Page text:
You spend a large percentage of your day at work, so you deserve to have a space you enjoy spending time in. If you work from home, you have more control over how the design of your workspace.
The design of a home office requires careful consideration. People working from home generally have space restrictions and a budget limit to work with. Designing an office that is practical and comfortable is not easy.
With that in mind, we thought we’d showcase our expertise and furnish you with some handy pointers around office furniture, design and decor.
The building blocks of a home office is the furniture. Your chair has to be comfortable, your desk has to be functional and clever storage solutions should create more space and less clutter.
When it comes to office furniture, you need to focus on function over style. Health, safety and your general well-being are more important than how pleasing the aesthetics of your office are.
Ergonomically designed products dramatically improve your day-to-day comfort and reduce the long-term impact typically associated with sedentary jobs.
Foot rests and ergonomic mouse mats that provide support for your joints will also apply less stress to your body and enhance your comfort.
Professional designers, Office Principles say the interior design of your office can elevate productivity, boost business efficiency and increase overall profitability.
The key to designing a home office that promotes efficiency is to invest in storage that makes best use of the space and keeps the room tidy. If you are stepping around things or have files and other clutter piling up on the floor, it can have a psychological impact on your performance.
Install corner furniture and tall storage facilities to take advantage of space that would otherwise be wasted. Building up rather than outwards gives you more space and makes the room look bigger.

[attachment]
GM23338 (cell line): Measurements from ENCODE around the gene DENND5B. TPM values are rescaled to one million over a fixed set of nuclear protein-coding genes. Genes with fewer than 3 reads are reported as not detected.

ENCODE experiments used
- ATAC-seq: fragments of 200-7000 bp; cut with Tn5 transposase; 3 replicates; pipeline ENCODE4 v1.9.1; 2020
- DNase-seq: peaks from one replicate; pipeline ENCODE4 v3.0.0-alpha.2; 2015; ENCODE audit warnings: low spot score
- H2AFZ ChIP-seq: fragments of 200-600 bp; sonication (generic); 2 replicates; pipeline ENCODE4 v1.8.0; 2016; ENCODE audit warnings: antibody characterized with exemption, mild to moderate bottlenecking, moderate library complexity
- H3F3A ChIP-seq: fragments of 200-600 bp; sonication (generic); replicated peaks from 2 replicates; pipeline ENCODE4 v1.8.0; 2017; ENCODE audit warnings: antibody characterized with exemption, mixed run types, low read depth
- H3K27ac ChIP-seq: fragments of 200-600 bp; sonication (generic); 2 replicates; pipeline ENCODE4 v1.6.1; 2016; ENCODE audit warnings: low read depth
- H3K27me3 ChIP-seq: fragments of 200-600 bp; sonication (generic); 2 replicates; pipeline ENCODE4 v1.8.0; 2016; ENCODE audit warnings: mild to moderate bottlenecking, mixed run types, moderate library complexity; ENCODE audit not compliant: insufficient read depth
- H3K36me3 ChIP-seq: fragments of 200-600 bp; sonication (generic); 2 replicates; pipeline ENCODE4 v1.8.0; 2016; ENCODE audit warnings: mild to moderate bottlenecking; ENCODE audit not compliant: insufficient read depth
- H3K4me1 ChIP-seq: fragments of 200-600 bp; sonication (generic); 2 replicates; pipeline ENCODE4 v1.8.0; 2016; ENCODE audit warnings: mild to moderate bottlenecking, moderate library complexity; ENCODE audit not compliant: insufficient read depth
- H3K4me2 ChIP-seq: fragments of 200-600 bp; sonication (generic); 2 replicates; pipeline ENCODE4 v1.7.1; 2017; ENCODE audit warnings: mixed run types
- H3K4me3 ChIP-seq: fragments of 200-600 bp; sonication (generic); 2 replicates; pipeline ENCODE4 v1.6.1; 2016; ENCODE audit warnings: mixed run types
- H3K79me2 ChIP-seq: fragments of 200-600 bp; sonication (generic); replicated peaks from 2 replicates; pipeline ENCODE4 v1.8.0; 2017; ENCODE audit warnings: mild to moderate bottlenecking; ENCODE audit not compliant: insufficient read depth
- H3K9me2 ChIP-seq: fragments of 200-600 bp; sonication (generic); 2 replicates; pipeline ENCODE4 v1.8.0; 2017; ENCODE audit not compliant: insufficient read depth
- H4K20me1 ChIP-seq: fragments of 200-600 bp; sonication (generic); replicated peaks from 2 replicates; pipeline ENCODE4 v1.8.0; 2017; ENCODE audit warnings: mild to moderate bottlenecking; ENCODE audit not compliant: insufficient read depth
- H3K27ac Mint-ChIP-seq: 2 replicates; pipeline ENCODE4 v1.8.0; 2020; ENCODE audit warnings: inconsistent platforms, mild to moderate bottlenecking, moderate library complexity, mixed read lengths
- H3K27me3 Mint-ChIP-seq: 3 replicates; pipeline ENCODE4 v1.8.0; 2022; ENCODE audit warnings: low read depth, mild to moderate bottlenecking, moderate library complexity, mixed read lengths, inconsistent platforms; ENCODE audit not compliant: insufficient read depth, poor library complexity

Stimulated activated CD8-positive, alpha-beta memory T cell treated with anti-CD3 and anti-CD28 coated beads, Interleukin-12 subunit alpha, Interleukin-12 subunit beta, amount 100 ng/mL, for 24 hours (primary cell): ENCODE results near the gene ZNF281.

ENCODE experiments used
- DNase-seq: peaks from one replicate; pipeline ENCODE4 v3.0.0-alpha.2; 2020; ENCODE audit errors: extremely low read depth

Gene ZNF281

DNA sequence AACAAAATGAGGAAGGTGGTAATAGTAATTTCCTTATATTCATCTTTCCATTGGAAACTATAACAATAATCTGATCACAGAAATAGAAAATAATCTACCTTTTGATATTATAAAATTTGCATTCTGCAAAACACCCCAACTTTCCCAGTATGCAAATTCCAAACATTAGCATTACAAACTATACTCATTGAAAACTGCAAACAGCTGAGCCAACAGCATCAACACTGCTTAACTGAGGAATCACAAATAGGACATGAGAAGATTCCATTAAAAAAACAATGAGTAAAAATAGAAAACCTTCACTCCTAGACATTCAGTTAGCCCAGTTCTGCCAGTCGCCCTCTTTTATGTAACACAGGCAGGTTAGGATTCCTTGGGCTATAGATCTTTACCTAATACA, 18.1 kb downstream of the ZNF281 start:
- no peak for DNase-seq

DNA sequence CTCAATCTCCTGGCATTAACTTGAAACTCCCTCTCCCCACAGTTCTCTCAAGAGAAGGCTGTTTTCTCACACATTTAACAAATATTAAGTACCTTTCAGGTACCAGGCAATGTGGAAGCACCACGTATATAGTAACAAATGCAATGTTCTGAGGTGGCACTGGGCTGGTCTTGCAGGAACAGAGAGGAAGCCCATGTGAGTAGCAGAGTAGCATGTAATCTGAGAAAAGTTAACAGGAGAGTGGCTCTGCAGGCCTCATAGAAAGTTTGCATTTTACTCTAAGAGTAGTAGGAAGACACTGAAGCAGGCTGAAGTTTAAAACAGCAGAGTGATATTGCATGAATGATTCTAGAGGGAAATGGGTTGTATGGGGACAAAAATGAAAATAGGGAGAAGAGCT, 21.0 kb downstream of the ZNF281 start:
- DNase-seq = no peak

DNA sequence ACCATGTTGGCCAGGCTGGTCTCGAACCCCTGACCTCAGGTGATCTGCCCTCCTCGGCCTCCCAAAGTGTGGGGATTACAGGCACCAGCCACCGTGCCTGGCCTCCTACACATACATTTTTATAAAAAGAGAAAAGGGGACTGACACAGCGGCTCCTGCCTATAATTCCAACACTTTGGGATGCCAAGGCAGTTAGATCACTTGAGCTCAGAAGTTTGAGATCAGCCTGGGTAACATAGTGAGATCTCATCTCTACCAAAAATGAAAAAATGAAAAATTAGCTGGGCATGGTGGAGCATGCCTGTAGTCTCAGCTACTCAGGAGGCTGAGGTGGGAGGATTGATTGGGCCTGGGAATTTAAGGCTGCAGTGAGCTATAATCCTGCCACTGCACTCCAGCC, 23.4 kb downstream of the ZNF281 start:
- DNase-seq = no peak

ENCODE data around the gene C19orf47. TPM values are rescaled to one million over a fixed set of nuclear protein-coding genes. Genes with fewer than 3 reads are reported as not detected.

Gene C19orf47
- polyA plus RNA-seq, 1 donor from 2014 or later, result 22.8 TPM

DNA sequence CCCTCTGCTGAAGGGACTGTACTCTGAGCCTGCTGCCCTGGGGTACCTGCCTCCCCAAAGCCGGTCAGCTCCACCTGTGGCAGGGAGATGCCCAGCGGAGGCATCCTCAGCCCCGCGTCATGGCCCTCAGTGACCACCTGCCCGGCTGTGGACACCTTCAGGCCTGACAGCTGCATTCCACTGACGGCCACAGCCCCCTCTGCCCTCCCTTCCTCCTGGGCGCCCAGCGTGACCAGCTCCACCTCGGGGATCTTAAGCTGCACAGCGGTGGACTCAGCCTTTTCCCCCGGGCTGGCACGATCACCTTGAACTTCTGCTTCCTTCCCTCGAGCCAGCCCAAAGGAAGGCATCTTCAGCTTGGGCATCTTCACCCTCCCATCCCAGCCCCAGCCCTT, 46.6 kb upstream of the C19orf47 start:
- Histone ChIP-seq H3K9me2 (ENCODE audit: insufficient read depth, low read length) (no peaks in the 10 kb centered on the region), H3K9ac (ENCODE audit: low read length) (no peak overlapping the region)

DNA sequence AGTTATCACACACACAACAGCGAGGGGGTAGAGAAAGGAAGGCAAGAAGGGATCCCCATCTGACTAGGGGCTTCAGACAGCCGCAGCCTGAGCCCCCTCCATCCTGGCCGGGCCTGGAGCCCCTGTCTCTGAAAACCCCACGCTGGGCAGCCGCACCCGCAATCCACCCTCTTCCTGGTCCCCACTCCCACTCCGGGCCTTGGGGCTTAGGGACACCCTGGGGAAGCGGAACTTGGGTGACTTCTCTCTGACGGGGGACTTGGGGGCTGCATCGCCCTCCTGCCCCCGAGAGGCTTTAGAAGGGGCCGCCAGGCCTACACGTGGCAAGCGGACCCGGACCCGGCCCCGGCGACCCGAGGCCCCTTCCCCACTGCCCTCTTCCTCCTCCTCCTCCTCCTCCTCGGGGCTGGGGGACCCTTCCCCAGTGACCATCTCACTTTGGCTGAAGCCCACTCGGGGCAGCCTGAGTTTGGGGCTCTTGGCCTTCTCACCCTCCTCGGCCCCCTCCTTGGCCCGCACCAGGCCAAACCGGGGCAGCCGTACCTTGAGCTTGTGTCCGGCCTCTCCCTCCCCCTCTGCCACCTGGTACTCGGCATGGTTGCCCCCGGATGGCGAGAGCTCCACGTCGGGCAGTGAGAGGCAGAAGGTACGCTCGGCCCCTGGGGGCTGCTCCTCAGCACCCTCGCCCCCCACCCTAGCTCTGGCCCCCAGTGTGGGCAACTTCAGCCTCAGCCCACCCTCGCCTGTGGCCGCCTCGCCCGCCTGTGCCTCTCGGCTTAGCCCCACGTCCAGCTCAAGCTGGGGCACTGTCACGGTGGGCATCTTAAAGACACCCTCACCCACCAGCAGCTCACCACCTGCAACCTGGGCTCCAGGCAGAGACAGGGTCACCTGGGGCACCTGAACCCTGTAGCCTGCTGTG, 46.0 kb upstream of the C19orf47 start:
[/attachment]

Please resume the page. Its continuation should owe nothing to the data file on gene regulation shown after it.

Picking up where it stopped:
Colour psychology is actually a thing. Scientists have found that we have emotional responses to different shades and the decor of a room can impact your mental and physical energy levels.
The paint and accessories you choose for your office should ideally be a blend of colours you feel inspire and invigorate you. Bright colours such as orange, yellow and red are known for boosting energy.
On the flip side, light blue, violets and greens are considered relaxing colours and, whilst they are ideal for de-stressing, they are probably not the best shades to help pump you with motivation.
Home workers typically work flexible hours. It’s one of the perks. Working after natural daylight has expired for the day requires sensible lighting that you can work with and enhances the ambience of the room.
Staring at computers and paperwork in poor lighting can negatively affect your eyes, and overhead lights typically cast shadows across your paper work. A high-quality task light is an ideal solution.
Effective lighting brings the quality of your decor to life as well. If lighting levels are too low, it can have negative effects on your mental and emotional state.
However, you still want to avoid harsh lighting for your home office as this can make you feel tense. To encourage productivity, ambient lighting that mimics daylight is the better option.
In a nutshell, the ideal home office is a workspace that is customised to meet your professional and personal needs; health, efficiency and productivity.